Total Depravity. There is not a lot of banging on about how terribly sinful people are intrinsically in the early church. There is belief in original sin, and of God’s holiness, but it is not so dark and depressing as the Calvinists can often be. For example: “[Man] was equipped at his creation with the power of freewill, as a kind of dispenser of the good granted to him by God. The result was that man could, of his own accord, exhibit good as his own possession. The principle of goodness demanded this; for good is to be performed voluntarily, that is, of free choice.” (Tertullian, Adversus Marcionem, ii. 5-6).

In fact they all bang on about free will quite a lot – often due to their apologetic writing (the focus on apologetics in their work is something else that’s very interesting!). One example is from Clement of Alexandria; “Involuntary action is not judged, whether due to ignorance or compulsion” among others. (Stromateis, III, xvi (100,5))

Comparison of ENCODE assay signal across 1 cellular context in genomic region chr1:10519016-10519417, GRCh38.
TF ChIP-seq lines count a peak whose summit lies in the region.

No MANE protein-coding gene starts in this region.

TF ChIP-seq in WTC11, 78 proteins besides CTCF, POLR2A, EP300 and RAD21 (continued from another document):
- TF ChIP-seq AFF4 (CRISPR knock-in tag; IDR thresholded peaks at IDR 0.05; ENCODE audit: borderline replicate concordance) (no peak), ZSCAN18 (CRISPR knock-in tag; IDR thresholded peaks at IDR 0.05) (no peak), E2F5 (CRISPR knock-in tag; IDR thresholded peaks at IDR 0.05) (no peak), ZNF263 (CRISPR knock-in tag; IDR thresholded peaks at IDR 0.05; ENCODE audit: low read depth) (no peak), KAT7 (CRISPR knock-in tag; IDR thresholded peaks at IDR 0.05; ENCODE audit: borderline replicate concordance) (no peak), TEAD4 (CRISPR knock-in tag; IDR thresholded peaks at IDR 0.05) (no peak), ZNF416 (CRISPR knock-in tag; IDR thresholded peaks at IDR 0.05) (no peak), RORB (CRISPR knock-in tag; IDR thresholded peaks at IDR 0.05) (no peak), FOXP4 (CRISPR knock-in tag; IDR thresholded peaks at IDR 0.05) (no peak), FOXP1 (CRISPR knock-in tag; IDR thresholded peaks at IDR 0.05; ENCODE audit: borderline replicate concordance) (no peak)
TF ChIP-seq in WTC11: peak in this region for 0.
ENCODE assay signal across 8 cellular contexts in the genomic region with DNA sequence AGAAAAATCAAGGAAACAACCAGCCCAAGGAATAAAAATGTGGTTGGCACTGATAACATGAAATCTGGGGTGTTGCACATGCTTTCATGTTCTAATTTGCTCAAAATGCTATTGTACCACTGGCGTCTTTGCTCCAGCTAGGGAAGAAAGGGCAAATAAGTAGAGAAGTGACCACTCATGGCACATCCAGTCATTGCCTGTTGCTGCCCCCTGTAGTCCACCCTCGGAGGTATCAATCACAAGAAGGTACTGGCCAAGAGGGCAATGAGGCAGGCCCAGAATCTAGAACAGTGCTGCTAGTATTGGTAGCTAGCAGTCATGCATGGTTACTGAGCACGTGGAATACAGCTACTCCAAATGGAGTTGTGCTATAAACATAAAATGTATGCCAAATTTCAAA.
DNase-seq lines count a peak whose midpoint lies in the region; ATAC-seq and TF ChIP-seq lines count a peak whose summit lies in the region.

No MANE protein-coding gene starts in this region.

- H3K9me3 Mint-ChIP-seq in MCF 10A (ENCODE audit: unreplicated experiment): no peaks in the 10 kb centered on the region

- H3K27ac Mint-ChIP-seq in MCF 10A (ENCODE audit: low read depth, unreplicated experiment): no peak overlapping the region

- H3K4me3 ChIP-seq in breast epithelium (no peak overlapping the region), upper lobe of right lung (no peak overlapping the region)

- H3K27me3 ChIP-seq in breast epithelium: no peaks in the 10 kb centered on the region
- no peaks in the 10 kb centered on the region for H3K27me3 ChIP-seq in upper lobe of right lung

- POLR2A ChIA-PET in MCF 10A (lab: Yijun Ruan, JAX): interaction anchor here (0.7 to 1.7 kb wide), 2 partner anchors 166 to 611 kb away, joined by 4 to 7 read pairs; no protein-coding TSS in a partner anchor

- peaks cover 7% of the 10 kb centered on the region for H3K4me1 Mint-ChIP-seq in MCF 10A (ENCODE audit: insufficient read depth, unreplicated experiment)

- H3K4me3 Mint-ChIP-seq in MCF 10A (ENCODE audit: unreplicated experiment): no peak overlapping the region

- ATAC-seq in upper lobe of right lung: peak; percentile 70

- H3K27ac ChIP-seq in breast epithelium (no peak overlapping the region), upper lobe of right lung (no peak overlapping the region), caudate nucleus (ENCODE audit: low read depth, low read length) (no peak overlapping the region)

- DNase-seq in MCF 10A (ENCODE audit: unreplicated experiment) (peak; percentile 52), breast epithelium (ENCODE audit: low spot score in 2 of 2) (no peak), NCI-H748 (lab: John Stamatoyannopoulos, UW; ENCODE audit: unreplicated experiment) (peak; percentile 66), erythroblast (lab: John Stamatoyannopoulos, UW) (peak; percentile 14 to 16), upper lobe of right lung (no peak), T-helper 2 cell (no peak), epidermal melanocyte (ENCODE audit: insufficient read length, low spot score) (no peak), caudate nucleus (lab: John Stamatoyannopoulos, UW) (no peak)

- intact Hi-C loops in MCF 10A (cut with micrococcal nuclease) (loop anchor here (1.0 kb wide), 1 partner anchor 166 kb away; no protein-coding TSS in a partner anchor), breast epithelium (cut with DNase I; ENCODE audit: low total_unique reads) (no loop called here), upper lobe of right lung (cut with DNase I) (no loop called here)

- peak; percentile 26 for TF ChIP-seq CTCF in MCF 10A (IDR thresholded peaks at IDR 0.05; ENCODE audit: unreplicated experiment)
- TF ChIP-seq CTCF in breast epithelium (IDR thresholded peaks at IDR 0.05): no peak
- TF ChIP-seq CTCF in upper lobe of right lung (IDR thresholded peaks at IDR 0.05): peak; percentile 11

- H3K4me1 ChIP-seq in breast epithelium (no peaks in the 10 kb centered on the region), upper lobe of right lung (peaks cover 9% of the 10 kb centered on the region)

Also Irenaeus seems to have a whiff of Armenianism: “The Lord has taught us that no-one can know God unless he is taught by God; that is, without God’s help he cannot be known. But it is the will of the Father that he should be known; for he is known by those to whom the Son reveals him. And the Father has revealed the Son to this end, that he may be displayed to all through the Son and that those who believe in him and are justified may be received into immortality and eternal refreshment. Now to believe in him is to do his will. Those who do not believe and therefore shun his light he will rightly shut up in the darkness which they themselves have chosen. Therefore the Father has revealed himself to all, making his Word visible to all: and on his part the Word showed the Father and the Son to all since he was seen by all. And thus there is a just judgement of God; for all alike saw, but all did not alike believe. ” Adversus Haereses, iv. vi 4)